Specifically, here’s what I wish for my physics students:
- I wish we could develop a culture of openness to making mistakes. I would love to be able to send an email to my class and ask them to share with one another what physics skills and concepts they are trying to work on.
- I wish we could develop a culture of decentralized instruction. Debaters don’t wait for the coach to explain how run a Critique, they simply find someone who knows a little bit more than they do and get them to help out.
- I wish we could develop a culture of practice. Debaters seem to intuitively know that practice is the key to improvement, and so they’re always trying to schedule 2 hour practice debates in the afternoon, and get some upperclass student to judge them. No student thinks other students are just “good at debate,” and don’t need practice. I would love it is somehow I could get students to think similarly about their work in physics.
- I wish we could develop a culture of sharing and individual responsibility. Debaters are required to amass gargantuan piles of evidence and arguments. They do this by parsing up the research jobs into individual tasks, and then every debater shares his/her work with the team. Then every debater takes it upon him/herself to read through and prepare that evidence. To make this efficient, debaters develop all sorts of protocols and standards for how to format and share evidence. What if we could do the same thing in physics class?
- I wish we could develop a team ethos beyond our classroom. One thing I get from the debate team email list is a pretty strong sense of what it means to be a team. There’s an incredible amount of camaraderie outside the the normal confines of practice and tournaments. Lots of jokes bantering about. In fact, I think the debate team email list might be one of the very last places where students actually derive benefit from school email (though naturally, most students don’t use their school email address for the debate email list).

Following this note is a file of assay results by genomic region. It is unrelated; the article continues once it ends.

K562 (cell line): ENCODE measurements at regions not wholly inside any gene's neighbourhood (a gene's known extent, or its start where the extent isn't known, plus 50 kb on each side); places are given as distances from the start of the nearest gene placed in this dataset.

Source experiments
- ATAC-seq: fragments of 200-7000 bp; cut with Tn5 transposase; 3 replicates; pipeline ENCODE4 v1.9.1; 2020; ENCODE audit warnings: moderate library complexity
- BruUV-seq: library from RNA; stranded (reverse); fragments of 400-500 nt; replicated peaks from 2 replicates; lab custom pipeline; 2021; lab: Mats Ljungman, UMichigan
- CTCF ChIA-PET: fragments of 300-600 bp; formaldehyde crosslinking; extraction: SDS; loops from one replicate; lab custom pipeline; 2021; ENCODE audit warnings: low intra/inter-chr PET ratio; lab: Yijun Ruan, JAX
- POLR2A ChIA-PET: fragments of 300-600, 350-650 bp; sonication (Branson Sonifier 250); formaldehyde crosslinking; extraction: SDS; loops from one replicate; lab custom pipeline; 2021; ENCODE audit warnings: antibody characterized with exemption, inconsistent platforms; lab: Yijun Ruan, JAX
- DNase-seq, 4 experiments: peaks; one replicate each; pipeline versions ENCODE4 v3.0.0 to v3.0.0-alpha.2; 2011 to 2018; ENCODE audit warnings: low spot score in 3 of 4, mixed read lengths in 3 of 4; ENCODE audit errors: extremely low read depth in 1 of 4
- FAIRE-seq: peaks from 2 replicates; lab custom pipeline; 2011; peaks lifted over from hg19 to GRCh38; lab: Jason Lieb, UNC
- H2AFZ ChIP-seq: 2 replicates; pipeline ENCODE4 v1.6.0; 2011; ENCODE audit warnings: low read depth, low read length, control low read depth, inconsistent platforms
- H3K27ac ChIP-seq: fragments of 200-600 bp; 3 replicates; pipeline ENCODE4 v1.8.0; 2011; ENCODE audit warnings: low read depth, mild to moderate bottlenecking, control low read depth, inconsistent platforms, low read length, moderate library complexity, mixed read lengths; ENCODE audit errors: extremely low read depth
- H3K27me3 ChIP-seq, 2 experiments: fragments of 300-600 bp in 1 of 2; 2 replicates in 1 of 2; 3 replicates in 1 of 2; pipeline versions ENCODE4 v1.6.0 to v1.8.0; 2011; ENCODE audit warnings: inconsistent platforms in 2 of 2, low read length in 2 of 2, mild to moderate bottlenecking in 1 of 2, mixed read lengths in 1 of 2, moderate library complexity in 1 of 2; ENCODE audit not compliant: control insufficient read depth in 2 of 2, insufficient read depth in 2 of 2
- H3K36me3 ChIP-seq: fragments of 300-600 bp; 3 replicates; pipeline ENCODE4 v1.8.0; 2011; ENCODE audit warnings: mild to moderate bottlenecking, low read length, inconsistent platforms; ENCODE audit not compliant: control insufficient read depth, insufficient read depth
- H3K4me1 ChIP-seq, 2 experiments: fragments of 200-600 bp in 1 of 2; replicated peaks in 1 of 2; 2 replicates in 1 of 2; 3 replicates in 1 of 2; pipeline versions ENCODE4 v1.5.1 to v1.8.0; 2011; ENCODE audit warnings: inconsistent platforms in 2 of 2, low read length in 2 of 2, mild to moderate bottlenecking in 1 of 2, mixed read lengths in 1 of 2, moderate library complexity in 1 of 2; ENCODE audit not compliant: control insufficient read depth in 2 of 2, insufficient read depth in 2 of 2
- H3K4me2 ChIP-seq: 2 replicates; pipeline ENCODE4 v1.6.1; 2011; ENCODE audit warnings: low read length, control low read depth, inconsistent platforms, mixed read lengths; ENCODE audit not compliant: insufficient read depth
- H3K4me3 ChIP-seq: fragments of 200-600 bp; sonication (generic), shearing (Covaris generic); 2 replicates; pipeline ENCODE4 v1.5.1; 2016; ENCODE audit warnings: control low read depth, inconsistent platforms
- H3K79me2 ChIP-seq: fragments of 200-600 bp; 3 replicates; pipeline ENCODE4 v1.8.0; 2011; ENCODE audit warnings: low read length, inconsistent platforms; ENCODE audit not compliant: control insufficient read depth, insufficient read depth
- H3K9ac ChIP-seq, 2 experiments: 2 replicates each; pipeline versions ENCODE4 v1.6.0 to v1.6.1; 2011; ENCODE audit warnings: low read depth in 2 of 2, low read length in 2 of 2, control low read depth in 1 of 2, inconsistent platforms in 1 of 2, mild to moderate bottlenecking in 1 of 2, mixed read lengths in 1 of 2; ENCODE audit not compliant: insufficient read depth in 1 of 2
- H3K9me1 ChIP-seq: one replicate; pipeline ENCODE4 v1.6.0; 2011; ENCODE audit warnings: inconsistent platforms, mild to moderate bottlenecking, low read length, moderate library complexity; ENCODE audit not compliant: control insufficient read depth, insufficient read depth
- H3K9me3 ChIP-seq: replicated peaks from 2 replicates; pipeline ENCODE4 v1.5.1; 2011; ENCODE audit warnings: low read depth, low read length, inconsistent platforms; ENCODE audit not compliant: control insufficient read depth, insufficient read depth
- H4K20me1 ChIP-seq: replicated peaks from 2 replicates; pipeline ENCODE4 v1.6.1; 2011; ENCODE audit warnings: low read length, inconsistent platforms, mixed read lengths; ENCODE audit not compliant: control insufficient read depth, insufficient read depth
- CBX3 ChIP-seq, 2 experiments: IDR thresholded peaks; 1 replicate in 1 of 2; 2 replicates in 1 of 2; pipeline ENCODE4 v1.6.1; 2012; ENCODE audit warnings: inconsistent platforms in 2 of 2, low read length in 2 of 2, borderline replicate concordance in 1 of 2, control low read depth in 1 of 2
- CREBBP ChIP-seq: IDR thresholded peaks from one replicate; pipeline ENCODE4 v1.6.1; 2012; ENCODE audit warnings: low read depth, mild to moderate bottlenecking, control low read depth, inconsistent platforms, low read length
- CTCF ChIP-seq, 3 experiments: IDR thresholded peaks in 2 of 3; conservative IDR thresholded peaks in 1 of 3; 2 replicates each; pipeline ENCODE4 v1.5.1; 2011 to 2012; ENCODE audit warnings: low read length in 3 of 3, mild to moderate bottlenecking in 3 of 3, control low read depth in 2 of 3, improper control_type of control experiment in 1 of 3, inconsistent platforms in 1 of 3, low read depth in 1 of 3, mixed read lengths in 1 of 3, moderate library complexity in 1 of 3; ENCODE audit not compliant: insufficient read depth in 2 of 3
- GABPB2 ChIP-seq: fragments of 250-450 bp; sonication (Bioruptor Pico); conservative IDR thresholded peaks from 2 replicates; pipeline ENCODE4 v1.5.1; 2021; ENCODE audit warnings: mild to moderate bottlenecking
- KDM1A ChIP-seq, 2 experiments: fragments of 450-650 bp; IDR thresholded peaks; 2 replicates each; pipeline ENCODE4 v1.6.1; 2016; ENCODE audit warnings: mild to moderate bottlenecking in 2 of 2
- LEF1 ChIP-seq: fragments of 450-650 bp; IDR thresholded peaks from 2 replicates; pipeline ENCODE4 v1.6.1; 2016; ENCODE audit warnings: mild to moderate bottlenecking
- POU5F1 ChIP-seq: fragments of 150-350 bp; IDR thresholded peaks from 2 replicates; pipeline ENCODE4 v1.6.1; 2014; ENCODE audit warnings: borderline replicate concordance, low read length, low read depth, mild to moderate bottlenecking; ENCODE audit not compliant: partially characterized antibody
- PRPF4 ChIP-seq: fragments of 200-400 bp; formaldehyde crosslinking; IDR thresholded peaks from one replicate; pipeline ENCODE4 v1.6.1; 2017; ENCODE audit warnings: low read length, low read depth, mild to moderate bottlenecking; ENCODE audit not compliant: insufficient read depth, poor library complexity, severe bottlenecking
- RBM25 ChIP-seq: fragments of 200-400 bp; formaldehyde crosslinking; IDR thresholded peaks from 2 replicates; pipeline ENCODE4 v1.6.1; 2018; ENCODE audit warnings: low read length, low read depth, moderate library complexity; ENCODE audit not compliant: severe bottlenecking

Of course there are times we develop a small shadow of one of the above thoughts in my physics class, but never to the extent that I’ve seen in the debate team. This is puzzling, since not only do I teach a number of debaters, I meet my students way more than the debate team does. I get six hours of instruction during school each week, and novice debaters get 4 hours of instruction in debate practice each week. It also isn’t just because physics is a school thing, since in many ways, Debate is way more “academic” than physics. In order to function at a high level in debate, it’s not uncommon for students to read Heidegger, and amass an understanding of philosophy to rival a philosophy major. They spend most of their time combing esoteric journals and publications from think tanks for evidence. All of this seems way more schoolish than studying physics.
This leaves me perplexed. Why can’t we have the same team atmosphere in physics that we have in debate? One big difference I haven’t mentioned is that students choose to participate in debate, whereas physics is a required class. But even this feels a bit hollow, since students choose to take honors physics, the class I teach. Is it just that subjects we teach in the formalized academic day must face some sort of ceiling of team-spirit by the very nature of schooling, and somehow activities students choose to pursue outside of school are freed from these limits and grow into more fully cohesive and bonded teams? And if so, what can we do to transform the nature of school?